Who's the cleverest in your family? Is Dad a know it all or is grandma a closet clever clogs? Perhaps your girlfriend isn't the blonde bimbo you first thought she was and maybe, just maybe, you mother knows more about politics and the world in general than she's prepared to admit to. So, it's time to stop asking yourself these questions, pick up the DVD remote control and find out with the first ever Test the Nation Interactive DVD Game.
Already a popular television programme, this interactive DVD brings the same excitement and challenges of the smash-hit BBC TV series into your own home. All you need to play is your DVD player, a remote control and a willing set of participants. If you plan on playing as a family quiz then you'll also need some good old fashioned pen and paper to record your answers. This double disc interactive DVD game consists of The Great British Test and The National IQ Test. Presented by the no nonsense Anne Robinson, and with questions set and ratified by IQ expert Doctor Colin Cooper, this DVD allows you to put away that well used Trivial Pursuit board and finally join the digital age.
The Great British Test contains over 1000 questions on everything from the Millennium Bug to Mobile Phones. It can be played by individuals or as a family and you have to answer seventy questions in five sections just as with the popular television show. Jammed packed full of archive footage this game will be a trip down memory lane as well as a sideways look at recent events. Anne Robinson talks directly to you and offers her usual amount of encouragement or criticism based on your performance. And you thought that The Weakness Link was a tricky show.
Considering that this is simply an interactive DVD there is no point in examining the finer details of the picture and sound. Never the less, the picture is of a reasonable quality with only a small amount of compression artifacting present and you can see Anne Robinson's glare, and expensive face job, with ease. The sound is also reasonable enough with a short burst of the theme tune at the beginning of each round whilst the music gets more frantic as the timer runs down (and you start to panic that you still haven't decided on the answer). With this being my first attempt at an interactive DVD I can't compare the results with anything else, but either way, it vastly exceeded my expectations. Mind you, I was expecting something akin to the horrendous Philips CDV system - and that isn't saying much!
If you decide to play on your own the DVD will automatically keep score and give you the results at the end of the test. However, if you can indeed gather the family together without too many complaints or arguments, each individual can pit their wits against Anne and her questions keeping note of their answers as they go (as per the television series). And once the answers have been checked by a suitable neutral person (wheel on the grandparents for this one), the brainiest Brit is the one with the most correct answers at the end of the quiz whilst the one with the lowest score will be ribbed about it for the next few years.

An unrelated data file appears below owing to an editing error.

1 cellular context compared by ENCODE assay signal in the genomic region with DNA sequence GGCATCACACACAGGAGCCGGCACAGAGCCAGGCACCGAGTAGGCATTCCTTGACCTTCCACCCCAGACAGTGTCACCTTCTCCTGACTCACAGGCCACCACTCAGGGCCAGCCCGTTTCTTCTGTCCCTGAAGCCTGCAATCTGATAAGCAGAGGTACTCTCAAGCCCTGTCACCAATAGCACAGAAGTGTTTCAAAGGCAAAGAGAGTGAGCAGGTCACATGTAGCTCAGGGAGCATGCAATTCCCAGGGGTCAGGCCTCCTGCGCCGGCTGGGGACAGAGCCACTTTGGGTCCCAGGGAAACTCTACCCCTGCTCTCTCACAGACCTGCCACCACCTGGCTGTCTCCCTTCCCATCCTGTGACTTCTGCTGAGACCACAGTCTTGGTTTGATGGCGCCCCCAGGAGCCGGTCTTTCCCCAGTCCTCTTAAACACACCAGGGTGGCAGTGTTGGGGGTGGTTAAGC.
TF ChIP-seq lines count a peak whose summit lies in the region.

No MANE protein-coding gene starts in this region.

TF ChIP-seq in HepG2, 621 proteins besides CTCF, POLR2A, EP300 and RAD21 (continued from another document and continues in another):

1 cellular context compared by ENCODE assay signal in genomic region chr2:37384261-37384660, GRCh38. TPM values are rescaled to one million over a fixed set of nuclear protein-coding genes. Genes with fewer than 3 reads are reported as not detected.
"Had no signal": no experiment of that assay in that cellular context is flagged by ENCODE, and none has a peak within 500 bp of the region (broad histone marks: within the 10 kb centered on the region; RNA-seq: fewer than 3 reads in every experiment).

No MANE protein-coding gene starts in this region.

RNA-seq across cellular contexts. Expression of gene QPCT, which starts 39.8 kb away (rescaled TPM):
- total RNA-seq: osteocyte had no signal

The National IQ Test is a free bonus game which, although still fun, is a genuine and serious IQ test to find out just who is the cleverest (or stupidest) member of your family. You can either play individually, answering seventy questions from five sections (logic, observation, visual memory, reasoning and picture puzzles) or as a family group. As with the previous test, if you're playing by yourself the DVD will automatically keep track of your score and provide you with an accurate IQ rating at the end of the test. Multiple players will need to keep tag of their answers on paper and then check the results at the end of the test.
As an interactive quiz goes it's quite good. The questions are sufficiently random and there's some nice interaction between the player and quiz master. However, whilst the second disc containing The National IQ Test is reasonably quick to plough through, the Great British Test is a bit slow and tedious with the distinct possibly of some players becoming rather bored. One annoying thing I found was that there was no pause option in the Great British Test whilst the The National IQ Test allowed you to continue at every new section. And even more annoying, for me at least, my DVD player inexplicably stopped half way through the first test and left me fuming that I'd lost all my answers. Needless to say, I didn't redo the test and I just hope that this isn't a regular occurrence in interactive DVDs.
Annoying crash aside, the combination of the Great British Test and The National IQ Test is a great idea and there's enough questions to make each game random enough to make it more of a challenge. The interactive part of the DVD market is still in its infancy but with excellent packages such as this, it's surely an area which is sure to continue expanding. It's all good family entertainment worthy of a look in, and if you don't fancy a purchase then a rental is certainly worth considering for that one off family gathering.
- Anne Robinson's Glare and Occasional Wink